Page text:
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4 Analysis of characteristics of predispositions
Juvenile classification homes conduct classification on the predisposition of juveniles with the aim of contributing to juvenile hearings at family courts and enforcement of protective measures. Fig. 5-4-2-14 shows the summary of problematic predispositions of the target juvenile robbery offenders, which have been identified in the classification procedures with respect to the delinquent acts concerned. The percentages of the target juveniles who "become too excited and get carried away when in a group," "lack compassion or care for people other than their loved ones," and "try to satisfy their own material desires by immediate or rash acts" exceed 70% respectively and the percentage of those who "act in line with others' ideas without thinking for themselves" comes to nearly 70%. This indicates that the majority of juvenile robbery offenders act according to their mood and have difficulty carefully choosing their behavior when in a group; they do not think about people other than those who are familiar to themselves, and they tend to try to satisfy their own material desires occasionally by whatever means, whether legal or illegal. With respect to the problematic predisposition relating to violence, the percentage of the target juveniles who "have no resistance to conducting violence" comes to nearly 50%. However, with respect to the problematic predisposition of "having strong aggression and feeling pleasure in conducting violence against others," the percentage of the target juveniles who are "notably predisposed" is extremely small at 4.7% and the percentage of those who are "notably predisposed " and those who are "predisposed" collectively only reaches 20.2%, which indicates that the share of juveniles who have such extreme aggression and feel pleasure in conducting violence is relatively small.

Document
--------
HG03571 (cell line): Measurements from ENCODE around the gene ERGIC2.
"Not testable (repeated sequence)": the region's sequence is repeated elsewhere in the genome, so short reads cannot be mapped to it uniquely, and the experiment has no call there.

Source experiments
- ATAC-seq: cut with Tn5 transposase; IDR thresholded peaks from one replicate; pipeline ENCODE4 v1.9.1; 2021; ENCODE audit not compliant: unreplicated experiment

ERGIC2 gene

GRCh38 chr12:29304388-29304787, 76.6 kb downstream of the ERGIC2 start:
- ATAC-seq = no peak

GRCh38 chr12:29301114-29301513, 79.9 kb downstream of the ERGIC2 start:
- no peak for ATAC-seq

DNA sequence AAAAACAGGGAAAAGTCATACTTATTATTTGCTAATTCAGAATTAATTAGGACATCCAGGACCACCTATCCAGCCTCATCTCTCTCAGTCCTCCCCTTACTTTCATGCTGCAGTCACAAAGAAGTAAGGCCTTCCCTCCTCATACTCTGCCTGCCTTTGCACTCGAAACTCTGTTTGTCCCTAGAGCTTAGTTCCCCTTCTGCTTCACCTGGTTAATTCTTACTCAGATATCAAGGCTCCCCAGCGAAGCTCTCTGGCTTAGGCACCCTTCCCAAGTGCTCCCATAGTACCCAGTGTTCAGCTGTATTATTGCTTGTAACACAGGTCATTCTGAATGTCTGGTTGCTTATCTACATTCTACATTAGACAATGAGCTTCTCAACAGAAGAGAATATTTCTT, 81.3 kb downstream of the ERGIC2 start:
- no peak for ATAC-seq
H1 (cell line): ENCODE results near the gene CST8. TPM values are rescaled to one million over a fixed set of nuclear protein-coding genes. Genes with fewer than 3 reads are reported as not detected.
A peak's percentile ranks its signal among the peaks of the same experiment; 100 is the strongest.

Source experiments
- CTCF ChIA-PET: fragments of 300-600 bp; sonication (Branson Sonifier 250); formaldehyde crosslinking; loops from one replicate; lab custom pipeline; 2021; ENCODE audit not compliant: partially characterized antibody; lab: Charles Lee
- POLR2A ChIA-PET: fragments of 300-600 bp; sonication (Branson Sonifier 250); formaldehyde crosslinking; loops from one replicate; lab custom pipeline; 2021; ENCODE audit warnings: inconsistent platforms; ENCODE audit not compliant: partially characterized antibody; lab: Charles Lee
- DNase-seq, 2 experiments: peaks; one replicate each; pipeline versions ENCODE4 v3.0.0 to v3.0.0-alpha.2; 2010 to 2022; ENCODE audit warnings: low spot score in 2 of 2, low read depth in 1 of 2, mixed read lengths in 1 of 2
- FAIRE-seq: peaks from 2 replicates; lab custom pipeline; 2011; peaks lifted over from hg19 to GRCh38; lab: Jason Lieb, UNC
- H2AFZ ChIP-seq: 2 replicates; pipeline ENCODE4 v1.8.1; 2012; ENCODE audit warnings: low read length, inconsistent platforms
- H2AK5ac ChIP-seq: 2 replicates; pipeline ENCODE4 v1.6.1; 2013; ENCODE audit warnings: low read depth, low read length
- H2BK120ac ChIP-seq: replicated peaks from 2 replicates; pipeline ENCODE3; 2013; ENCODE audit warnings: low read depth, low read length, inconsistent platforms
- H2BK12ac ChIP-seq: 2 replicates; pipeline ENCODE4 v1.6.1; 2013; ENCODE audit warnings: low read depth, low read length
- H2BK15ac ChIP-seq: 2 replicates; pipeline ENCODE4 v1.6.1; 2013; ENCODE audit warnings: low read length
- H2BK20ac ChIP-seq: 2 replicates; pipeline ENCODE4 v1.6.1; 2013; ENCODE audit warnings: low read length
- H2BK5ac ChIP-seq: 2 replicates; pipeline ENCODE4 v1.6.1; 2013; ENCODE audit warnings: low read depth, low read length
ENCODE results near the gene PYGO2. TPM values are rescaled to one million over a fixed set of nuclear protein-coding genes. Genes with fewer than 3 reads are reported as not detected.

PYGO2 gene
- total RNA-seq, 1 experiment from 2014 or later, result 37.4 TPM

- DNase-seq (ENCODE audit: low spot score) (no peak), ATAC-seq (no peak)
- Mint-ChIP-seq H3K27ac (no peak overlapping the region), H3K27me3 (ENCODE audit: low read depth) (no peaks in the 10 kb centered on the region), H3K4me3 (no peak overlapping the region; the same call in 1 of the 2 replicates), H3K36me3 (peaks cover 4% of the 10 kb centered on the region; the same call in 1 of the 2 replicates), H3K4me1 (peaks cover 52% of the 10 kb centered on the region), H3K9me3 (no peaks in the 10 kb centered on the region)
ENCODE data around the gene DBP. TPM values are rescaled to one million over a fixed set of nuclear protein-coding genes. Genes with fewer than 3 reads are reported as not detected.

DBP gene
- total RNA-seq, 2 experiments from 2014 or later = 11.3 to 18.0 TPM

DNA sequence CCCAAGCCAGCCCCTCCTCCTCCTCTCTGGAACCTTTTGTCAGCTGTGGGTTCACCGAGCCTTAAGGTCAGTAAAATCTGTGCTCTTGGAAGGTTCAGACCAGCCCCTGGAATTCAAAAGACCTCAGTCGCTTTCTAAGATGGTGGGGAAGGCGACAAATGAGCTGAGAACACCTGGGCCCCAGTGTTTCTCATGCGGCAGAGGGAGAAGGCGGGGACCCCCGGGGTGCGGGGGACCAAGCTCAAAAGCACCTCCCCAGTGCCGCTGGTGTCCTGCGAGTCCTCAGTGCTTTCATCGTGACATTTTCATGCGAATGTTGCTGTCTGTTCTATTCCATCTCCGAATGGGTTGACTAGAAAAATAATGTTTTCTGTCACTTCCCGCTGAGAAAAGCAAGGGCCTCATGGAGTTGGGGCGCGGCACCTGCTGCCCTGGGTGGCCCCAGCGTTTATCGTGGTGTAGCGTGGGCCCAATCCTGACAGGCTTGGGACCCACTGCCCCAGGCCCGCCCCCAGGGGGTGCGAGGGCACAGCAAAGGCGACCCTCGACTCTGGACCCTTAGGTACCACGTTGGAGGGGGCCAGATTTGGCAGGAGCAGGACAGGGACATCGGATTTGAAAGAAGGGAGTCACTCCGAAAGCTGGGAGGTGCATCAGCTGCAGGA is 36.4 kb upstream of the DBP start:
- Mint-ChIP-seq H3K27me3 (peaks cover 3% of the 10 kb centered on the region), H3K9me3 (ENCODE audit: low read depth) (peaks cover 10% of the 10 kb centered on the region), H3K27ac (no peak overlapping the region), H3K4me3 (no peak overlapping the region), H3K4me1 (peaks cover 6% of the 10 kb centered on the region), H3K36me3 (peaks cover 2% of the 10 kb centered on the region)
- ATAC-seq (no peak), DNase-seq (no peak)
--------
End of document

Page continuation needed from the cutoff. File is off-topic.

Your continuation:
Fig. 5-4-2-14 Problematic predispositions in the target juvenilesFig. 5-4-2-15 shows problematic predispositions for which the percentages of the target juveniles differ according to the extent of damage to victims. This indicates that the number of the target juveniles who have problematic predispositions relating to violence increases as the extent of damage to victims becomes more serious. In particular, the total percentage of the target juveniles who are "notably predisposed" and those who are "predisposed" to "try to cover one's own incompleteness or inferiority or show one's presence by conducting violence" increases clearly as the extent of damage becomes more serious, 32.8% among those who have "not injured" victims, 44.4% among those who have "slightly injured" victims, and 52.4% among those who have "severely injured/killed" victims. On the other hand, the target juveniles who "have strong aggression and feel pleasure in conducting violence against others" only account for slightly over 20% among those who have severely injured/killed victims. Furthermore, the problematic predisposition of "becoming too excited and getting carried away when in a group" is closely related to the extent of damage to victims. More specifically, when juveniles become too excited and get carried away with accomplices, they conduct more violent acts and finally cause more serious damage to victims.
Fig. 5-4-2-15 Problematic predispositions for which percentages of the target juveniles differ according to the extent of damage to victims
Table 5-4-2-16 shows the results of hearings for juvenile robbery offenders; almost half of them were committed to juvenile training schools. The distribution of the results of hearings for juvenile robbery offenders differ according to whether they acted as leader at the time of the offense, and the rates of those committed to juvenile training schools and those transferred to public prosecutors are high among the target juveniles who acted as leader. According to the results of hearings, juveniles are treated at applicable institutions with the aim of correcting their own problems. For details of such treatment, see Chapter 6, Section 4 .
Table 5-4-2-16 Results of hearings, by leadership at the time of the offense